3. Good Morning, Mona! I hope last night was free of the need for warm almond milk and raw cashews. Your way of handling sadness is healthier than my 70+ yr old friend’s remedy: a box of chocolates and a bottle of wine! When sadness or grief overwhelmed ‘Dunk’ (short for her birth surname ‘Duncan, the response was the same, day or night: a new box of chocolates and a bottle of wine!

    Maundy Thursday is the most meaningful day on the church calendar. It’s all right there! “WHAT’S all there?” The human condition seen in the light of love with eyes wide open: denial, betrayal, fear, cowardice, impetuous action, abandonment, failure, the collaboration of religious and economic-political collaboration, and more. For me, in preparation for Maundy Thursday, Jesus’s question (“Could you not watch with me for one hour?”) strikes me as the core invitation of Lent’s. “Watch. Keep your eyes open. Open to all of it, all around you and within your own inward being.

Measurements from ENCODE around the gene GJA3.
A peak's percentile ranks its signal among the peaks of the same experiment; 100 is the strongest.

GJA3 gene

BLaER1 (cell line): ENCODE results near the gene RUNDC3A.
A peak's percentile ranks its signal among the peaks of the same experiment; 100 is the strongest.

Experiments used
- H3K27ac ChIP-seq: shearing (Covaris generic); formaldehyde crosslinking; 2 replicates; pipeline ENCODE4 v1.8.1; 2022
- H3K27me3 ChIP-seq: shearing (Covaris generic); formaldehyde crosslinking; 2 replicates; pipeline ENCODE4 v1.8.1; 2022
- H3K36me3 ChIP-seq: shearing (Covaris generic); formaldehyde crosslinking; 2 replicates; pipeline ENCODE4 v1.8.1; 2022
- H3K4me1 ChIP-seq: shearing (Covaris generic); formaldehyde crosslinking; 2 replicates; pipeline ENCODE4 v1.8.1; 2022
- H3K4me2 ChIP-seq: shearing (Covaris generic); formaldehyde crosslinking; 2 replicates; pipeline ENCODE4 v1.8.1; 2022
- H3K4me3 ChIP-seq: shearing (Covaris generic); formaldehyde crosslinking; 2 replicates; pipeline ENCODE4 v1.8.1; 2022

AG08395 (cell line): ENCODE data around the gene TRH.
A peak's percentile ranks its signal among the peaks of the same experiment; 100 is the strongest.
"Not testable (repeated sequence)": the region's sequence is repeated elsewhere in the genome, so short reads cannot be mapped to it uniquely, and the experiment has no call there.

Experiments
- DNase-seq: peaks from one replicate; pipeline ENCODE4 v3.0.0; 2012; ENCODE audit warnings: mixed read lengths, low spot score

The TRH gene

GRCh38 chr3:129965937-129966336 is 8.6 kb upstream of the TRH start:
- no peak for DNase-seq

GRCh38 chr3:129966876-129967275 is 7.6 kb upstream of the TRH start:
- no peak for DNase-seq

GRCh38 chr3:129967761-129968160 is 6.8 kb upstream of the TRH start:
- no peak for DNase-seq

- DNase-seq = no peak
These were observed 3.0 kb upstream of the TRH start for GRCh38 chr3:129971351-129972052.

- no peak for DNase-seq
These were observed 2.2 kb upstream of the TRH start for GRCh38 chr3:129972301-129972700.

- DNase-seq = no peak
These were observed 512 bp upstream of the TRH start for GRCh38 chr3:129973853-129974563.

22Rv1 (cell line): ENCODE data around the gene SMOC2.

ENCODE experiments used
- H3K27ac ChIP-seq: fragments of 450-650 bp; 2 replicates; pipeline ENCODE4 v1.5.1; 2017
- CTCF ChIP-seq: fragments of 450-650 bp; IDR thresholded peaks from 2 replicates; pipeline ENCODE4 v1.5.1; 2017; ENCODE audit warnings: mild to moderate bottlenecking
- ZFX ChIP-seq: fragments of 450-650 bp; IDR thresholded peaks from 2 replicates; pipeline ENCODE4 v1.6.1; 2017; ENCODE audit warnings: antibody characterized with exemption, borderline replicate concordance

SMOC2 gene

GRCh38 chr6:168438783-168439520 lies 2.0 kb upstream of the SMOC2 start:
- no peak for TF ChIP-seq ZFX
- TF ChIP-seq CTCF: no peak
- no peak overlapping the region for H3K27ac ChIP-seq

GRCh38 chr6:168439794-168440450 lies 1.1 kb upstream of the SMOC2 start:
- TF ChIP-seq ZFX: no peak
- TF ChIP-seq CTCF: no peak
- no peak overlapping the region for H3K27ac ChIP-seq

How we do that when pain and horror barge through the bedroom door? All of what you are doing, and time out to see the beauty and to put our feet on the ground and your head looking up, placing yourself in the company of the apostles’ heirs who share our DNA, and, for me, beginning each day with The Book of Common Prayer’, Daily Devotions for Individuals and Families. “Open my lips, O Lord, and my mouth shall proclaim your praise. Create in me a clean heart, O God, and renew a right spirit within me.” (Psalm 51)

    Enough! I hear the psalmist whispering in my ear: “Be still!” (or, as I sometimes render it, “Shut up!”)

  4. I just reviewed what I wrote and would edit it, if it were possible, but it’s not. Apologies for writing too quickly and posting it without review.

  5. I really like this one. You have such a way –I could read you all day. You would have made an interesting minister of the faith.

    Ellen Kostad Empson